Tamil Nadu Govt. Is Opening Booths For Breastfeeding At Bus Stops: Now That’s Supportive!

Posted on August 6, 2016 in Health & Life

By Ruchika Chugh Sachdeva:

There is an intervention so powerful, it is considered the single most effective way to save newborn lives. Breastfeeding.

Studies around the world have shown that a breastfed baby has better chances of survival, but it doesn’t stop there. A breastfed baby, compared to those who are formula fed, has better immunity, higher IQ, and lower risk of obesity and other metabolic diseases. Similarly, breastfeeding is ideal for mothers. It enhances weight loss and has been proven to reduce the risk of postpartum depression. Most importantly, it helps in post-delivery healing and lowers the risk of cancer, not to mention the benefits of being cost-effective, portable, convenient, and no hygiene issues are involved compared to formula feeding. With all of these benefits, why do only one-quarter of babies in India receive colostrum — breastfed in the first hour of birth — and less than half are exclusively breastfed for the first six months of their lives?

Barriers such as perceived milk insufficiency (not having enough milk to feed the baby), minimal access to knowledge about breastfeeding, and lack of counselling and adoption of optimal breastfeeding practices by medical practitioners top the list. There are also social barriers, such as mothers feeling embarrassed to breastfeed in public or thinking that breastfeeding is ‘old school.’ With the number of nuclear families increasing, a majority of young mothers don’t have elder women guiding them about breastfeeding, and working women want their babies to be independent as soon as possible so they can go back to their jobs.

Another obstacle limiting breastfeeding rates in India is the high number of babies who are born premature; have a low birth weight; and are sick, orphaned, or severely malnourished. In some cases, mothers’ lactation is hindered due to illness or postpartum complications. Due to such complications, 30 to 50 percent of babies, admitted in neonatal intensive care units and 10 to 15 percent of babies born healthy, do not receive breast milk. This affects an overwhelming 6 million babies in India each year. In this stark situation, advocates of maternal and child health continue to work diligently toward strengthening the practice of breastfeeding among new mothers in India and finding effective ways to give all babies human milk.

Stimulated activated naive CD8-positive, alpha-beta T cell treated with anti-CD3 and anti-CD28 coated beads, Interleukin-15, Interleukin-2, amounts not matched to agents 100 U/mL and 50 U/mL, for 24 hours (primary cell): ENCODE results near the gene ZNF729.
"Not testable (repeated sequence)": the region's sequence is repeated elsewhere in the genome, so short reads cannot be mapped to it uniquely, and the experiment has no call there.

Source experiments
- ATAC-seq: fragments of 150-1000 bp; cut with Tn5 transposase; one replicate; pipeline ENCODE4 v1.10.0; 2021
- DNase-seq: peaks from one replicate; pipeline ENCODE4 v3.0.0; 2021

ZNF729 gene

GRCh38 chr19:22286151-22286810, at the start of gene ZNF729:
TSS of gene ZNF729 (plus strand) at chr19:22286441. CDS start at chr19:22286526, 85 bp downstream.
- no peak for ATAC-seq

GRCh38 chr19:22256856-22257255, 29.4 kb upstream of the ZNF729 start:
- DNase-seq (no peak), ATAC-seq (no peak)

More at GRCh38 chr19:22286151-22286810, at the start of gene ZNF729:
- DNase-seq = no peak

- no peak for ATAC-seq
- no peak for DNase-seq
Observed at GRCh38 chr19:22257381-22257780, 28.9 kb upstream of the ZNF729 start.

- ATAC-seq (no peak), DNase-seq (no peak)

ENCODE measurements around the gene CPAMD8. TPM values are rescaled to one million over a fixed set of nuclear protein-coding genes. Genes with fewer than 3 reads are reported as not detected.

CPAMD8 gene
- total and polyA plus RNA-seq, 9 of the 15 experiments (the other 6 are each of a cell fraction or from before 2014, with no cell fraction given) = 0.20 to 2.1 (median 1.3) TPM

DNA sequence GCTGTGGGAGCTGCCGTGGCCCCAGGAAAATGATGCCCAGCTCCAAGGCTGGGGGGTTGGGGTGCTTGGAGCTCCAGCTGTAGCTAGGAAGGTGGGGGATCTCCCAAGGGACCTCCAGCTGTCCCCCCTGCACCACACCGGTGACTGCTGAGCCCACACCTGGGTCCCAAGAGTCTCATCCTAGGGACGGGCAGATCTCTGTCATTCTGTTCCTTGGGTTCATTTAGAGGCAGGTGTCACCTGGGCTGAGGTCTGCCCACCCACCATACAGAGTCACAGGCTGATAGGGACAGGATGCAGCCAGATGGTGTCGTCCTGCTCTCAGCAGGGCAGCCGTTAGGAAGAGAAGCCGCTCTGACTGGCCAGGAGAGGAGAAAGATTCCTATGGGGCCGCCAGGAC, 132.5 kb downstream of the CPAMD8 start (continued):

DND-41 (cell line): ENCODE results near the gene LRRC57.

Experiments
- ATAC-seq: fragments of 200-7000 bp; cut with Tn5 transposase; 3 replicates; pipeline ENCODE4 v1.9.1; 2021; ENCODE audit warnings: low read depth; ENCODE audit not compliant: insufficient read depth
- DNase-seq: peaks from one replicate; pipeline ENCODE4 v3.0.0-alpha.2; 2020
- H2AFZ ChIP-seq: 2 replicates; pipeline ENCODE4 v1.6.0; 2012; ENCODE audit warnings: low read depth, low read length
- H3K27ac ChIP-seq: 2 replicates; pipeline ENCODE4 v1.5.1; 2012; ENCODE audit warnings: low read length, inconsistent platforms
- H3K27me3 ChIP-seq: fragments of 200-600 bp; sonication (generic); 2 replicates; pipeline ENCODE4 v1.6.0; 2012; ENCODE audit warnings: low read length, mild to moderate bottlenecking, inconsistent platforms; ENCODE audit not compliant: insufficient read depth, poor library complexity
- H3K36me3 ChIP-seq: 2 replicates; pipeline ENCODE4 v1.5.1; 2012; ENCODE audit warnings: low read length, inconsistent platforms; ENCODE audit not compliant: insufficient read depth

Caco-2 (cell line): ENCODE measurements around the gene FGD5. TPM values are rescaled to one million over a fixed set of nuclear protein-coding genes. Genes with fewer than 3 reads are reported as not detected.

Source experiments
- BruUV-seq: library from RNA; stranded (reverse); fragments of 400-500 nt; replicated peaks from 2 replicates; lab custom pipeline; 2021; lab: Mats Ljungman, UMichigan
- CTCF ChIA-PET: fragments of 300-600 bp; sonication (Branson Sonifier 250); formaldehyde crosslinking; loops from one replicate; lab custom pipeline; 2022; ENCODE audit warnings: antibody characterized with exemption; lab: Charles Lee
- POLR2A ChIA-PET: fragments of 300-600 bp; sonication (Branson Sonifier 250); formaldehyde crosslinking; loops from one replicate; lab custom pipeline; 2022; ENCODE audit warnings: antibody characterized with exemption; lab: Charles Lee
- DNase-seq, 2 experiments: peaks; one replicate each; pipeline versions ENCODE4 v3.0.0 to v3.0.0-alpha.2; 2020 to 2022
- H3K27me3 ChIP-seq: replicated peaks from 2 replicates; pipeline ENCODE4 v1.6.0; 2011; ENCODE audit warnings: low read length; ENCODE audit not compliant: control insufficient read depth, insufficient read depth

The government of India and many development partners, such as the United Nations Children’s Emergency Fund (UNICEF) and the Breastfeeding Promotion Network of India, have been working for decades toward addressing these hurdles and encouraging mothers to breastfeed. Among many initiatives, the government has provisioned its employees with a mandatory six-month maternity leave to motivate and push for higher rates of exclusive breastfeeding. The government has also implemented a stringent act called The Infant Milk Substitutes, Feeding Bottles and Infant Foods (Regulation of Production, Supply and Distribution) Act, commonly known as the IMS Act, that curbs promotion of formula milk for babies until two years of age. In an interesting initiative, the government of Tamil Nadu is opening lactation booths at bus stops across the state to encourage mothers to breastfeed while in public.

Alongside these endeavours, the government is also prioritising the availability of donor milk through human milk banks, which ensures that all babies, especially those who are vulnerable, receive safe human milk in the absence of their mother’s milk. At PATH, we are working with technical and policy leaders around the world, including India, to implement a vision where all babies have access to human milk by establishing a model that promotes, strengthens, and protects breastfeeding by integrating breastfeeding promotion, skin-to-skin care (kangaroo mother care), and human milk banking.

This World Breastfeeding Week, observed 1 to 7 August 2016, I urge the medical fraternity, especially in the private sector, to adopt the practice of counselling expectant and lactating mothers about the benefits of breastfeeding and early rooming-in. In addition, communities across every social stratum need to come forward to support new mothers and help them internalise breastfeeding by bringing down social barriers. Young, educated mothers who breastfeed can be critical influencers on others around them. It is important to create a movement where every mother naturally and supportively breastfeeds her child and is also able to help those who are less fortunate by donating excess breast milk. After all, breastfeeding mothers are the strongest advocates of a practice that is as old as human civilisation itself. 

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